Asian Computing Science Conference, Penang, Malaysia, Nov. 25-27, 2000. The scope of the conferences has been a broad coverage of Computer Science,
but with a focus on a few chosen specific themes concerning the formal aspects
of algorithms, programming, concurrency and parallelism, networking and security.
The 2000 conference will continue to emphasize the conceptual areas of Computer
Science, though papers in all areas will be considered. The following themes
represent the areas of focus for this year:
School on Convergence of Computing, Communications and Content, AIT, Bangkok,
Thailand, 7-18 Aug. 2000.
AIT with the support and co-operation of DAAD and Siemens are able to organize
a Summer School on the theme of "Convergence of Computing, Communications
and Content". The School is scheduled during August 7-18,2000 at the AIT Campus.
The lecturers are drawn from the Institute as well as from the outside.
The seats are limited and the participants are sponsored and are drawn from
Australia, China, India, Korea, Indonesia and so on.
Computing Homology Groups of Simplicial Complexes
in R^3, by Prof. Sumanta Guha, Dept of EE&CS University of Wisconsin-Milwaukee,
CS 209, Thursday, June 29, 10:00.
Recent developments in analyzing molecular structure and representing solid
models using simplicial complexes have raised the need to efficiently compute
structural information about simplicial complexes, particularly ones that
live in the 3D real world.
In this talk we will describe how to compute one important structural invariant
of simplicial complexes in an efficient manner: their homology groups.
Evolutionary Computing, by Prof. L.M. Patnaik,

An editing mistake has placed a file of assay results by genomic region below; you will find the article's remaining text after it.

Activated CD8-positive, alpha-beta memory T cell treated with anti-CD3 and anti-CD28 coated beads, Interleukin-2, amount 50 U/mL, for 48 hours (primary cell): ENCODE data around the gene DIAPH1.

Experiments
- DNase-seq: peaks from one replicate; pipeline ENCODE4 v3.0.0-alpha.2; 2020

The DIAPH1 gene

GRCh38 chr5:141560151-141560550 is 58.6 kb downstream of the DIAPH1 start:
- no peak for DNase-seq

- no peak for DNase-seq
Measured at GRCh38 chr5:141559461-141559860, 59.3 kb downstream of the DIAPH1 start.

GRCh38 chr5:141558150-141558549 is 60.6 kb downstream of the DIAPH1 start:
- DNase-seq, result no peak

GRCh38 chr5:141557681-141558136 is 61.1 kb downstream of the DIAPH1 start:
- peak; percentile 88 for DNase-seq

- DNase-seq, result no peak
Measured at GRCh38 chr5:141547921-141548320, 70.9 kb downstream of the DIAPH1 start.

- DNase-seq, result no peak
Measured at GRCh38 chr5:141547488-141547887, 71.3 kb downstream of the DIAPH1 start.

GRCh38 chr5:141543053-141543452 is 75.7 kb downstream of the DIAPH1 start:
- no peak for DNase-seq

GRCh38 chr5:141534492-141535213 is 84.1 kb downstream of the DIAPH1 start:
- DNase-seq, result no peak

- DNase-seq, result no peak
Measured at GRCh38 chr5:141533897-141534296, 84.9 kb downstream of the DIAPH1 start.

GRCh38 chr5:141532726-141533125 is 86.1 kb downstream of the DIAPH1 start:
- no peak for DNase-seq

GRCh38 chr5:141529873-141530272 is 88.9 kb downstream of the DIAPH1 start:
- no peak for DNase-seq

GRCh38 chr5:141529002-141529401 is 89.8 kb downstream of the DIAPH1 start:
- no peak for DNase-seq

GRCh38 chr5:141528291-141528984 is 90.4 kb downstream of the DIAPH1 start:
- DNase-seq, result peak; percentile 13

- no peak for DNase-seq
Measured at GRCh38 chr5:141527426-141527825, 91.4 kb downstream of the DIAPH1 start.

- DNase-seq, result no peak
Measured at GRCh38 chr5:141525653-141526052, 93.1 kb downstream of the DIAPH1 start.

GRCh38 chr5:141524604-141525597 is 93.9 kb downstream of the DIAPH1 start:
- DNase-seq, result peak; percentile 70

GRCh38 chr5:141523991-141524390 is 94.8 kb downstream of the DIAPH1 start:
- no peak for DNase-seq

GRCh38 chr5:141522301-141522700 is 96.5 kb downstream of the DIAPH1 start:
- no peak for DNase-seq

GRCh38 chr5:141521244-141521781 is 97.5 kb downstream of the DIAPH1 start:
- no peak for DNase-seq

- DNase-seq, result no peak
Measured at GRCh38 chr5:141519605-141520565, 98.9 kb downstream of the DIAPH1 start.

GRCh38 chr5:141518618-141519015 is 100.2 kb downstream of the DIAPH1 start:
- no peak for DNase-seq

Department of Computer Science and Automation of the Electrical Sciences Division
at the Indian Institute of Science, Bangalore, India.
CS 209, Friday, Marsh 23, 13:00.
Mobile Computing, by Prof. L.M. Patnaik, Department
of Computer Science and Automation of the Electrical Sciences Division at
the Indian Institute of Science, Bangalore, India.
CS 209, Monday, Marsh 24, 13:00.
Can Computers Teach Humans How to Think?, by Prof. Robert
Kowalski, Imperial College of Science and Technology, London.
CS 209, Friday, February 4, 13:00.
Symbolic logic was originally developed as a tool to improve human reasoning.
In the first half of the twentieth century, it made important contributions
to the foundations of mathematics. In the second half of the century, it was
further developed for computing applications, including databases, programs,
program specifications and artificial intelligence. In this talk, I will argue
that the resulting, enhanced computational logic can also be used directly
by humans to improve their own communication and reasoning abilities.
Computational logic extends classical symbolic logic in a number of important
ways. It incorporates default reasoning, which allows general rules to be
defeated by evidence to the contrary, as in the case of the rule that a person
is innocent unless proven guilty. It incorporates meta-level reasoning, which
allows rules that reason about rules, as in the case of acquisition of citizenship
by adoption, which states of itself that it continues to apply even if the
adoption order later ceases to have effect. It also incorporates techniques
for weighing up arguments for and against competing conclusions, as in the
principle that a complete argument must not only prove its conclusion, but
it must also defeat all arguments to the contrary.
The tools and techniques of computational logic can be described and applied
informally, and do not need to be expressed in symbolic, mathematical or computer
oriented form. In my talk, I will illustrate some of the applications of informal
computational logic in such areas as legal reasoning and human-to-human communication.
I will argue, in particular, that people can use the principles of computational
logic to express themselves more clearly, more coherently and more effectively
in natural languages such as English. In doing so, because human language
is intimately associated with human thought, they can not only improve their
ability to communicate, but can also improve their ability to think.